The Development of Techniques for the Use of Trees in the Reclamation of Phosphate Lands
Tree seedlings have been planted by Florida’s phosphate industry on surface-mined land for many years, however, success has been disappointing for the industry as a whole. Tree planting studies by the phosphate companies have typically lacked documentation, or have been done “in-house” and not made available to the rest of the industry. As a result, the industry continues to experience tree planting failures and individual companies must frequently replant specific sites two or three times to achieve the minimum stocking level required by the Florida Department of Natural Resources.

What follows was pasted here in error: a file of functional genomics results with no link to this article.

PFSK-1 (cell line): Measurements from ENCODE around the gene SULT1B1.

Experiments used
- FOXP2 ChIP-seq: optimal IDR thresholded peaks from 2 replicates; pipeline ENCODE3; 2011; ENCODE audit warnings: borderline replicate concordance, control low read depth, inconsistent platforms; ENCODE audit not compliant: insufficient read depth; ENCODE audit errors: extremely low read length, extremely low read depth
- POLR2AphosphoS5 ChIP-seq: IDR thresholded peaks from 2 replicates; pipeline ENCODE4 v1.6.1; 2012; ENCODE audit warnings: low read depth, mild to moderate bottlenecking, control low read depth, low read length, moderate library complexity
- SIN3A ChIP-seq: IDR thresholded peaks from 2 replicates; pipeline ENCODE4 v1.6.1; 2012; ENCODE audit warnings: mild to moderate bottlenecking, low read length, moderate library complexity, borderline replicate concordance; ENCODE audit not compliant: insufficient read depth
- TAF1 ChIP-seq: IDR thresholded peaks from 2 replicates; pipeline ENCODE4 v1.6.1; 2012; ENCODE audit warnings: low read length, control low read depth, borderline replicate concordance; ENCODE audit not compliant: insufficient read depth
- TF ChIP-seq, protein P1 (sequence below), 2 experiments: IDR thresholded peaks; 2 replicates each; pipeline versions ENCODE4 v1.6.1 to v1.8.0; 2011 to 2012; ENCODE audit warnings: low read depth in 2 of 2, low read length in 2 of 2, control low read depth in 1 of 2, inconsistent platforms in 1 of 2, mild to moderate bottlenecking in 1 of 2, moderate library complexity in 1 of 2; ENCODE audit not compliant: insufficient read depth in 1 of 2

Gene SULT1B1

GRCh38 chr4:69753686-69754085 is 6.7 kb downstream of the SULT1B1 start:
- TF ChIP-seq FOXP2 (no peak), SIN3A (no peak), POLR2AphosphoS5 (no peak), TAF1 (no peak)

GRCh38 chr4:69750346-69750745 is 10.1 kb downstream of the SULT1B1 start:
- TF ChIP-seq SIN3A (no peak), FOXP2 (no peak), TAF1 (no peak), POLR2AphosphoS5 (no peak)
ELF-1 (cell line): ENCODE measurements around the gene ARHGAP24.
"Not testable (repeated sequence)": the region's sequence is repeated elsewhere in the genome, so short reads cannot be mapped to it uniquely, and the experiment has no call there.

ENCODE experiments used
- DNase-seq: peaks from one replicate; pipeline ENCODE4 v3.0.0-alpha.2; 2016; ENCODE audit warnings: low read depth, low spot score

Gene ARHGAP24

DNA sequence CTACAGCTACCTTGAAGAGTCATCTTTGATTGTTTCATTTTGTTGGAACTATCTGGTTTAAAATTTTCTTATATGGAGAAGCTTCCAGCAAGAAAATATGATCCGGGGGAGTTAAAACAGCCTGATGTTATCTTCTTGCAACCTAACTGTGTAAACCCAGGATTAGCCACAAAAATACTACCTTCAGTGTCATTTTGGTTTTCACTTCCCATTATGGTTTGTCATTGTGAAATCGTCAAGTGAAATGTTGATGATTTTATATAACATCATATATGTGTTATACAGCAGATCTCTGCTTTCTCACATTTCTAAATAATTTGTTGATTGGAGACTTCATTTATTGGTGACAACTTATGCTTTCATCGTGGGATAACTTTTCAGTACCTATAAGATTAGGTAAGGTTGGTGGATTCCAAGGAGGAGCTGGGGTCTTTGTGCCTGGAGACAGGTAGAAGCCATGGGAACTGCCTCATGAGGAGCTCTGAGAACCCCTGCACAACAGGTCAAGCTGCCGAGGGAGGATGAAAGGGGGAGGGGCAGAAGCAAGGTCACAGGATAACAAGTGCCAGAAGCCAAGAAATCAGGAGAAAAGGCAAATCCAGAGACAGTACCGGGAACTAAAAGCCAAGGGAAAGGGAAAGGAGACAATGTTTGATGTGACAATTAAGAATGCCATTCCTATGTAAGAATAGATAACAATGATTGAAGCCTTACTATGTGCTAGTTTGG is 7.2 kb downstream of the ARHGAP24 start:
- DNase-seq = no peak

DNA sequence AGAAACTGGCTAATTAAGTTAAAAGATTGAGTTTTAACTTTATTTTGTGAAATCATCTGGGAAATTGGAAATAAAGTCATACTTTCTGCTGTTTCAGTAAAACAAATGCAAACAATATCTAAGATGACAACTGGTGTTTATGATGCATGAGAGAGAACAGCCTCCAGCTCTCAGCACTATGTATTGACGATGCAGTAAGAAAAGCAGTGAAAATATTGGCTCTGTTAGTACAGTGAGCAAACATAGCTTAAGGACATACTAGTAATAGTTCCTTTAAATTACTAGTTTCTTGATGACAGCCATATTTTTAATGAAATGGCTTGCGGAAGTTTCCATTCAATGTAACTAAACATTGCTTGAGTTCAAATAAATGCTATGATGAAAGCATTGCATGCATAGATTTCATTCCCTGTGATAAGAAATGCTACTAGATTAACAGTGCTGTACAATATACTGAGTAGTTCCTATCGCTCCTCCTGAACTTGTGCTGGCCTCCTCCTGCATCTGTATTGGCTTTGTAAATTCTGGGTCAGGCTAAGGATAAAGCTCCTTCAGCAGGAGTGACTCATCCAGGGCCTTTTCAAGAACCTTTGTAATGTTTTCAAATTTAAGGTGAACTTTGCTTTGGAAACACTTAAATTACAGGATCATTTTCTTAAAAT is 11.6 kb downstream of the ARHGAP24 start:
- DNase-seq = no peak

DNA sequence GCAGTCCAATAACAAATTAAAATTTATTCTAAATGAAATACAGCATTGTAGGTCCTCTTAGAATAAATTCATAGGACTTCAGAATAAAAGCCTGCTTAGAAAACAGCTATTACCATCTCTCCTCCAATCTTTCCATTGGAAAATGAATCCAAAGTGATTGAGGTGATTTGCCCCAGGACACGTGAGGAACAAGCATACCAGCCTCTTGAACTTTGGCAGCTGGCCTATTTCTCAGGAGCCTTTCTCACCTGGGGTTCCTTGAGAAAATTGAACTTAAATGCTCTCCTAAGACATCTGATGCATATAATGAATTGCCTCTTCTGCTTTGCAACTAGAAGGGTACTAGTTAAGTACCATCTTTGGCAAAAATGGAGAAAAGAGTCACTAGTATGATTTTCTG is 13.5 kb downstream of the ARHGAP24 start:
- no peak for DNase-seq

This study addressed the problem of reforestation on reclaimed land. Part I involved the selection of tree species for planting on specific post-mining soils (sand-clay mix, overburden, sand tailings and phosphatic clay), and Part II evaluated the feasibility of direct seeding sand pine (Pinus clausa) and slash pine (Pinus elliotii var. elliottii) on sand tailings. Funding was provided through a five-year contract with the Florida Institute of Phosphate Research (Contract Number: F.I.P.R. 80-03-001).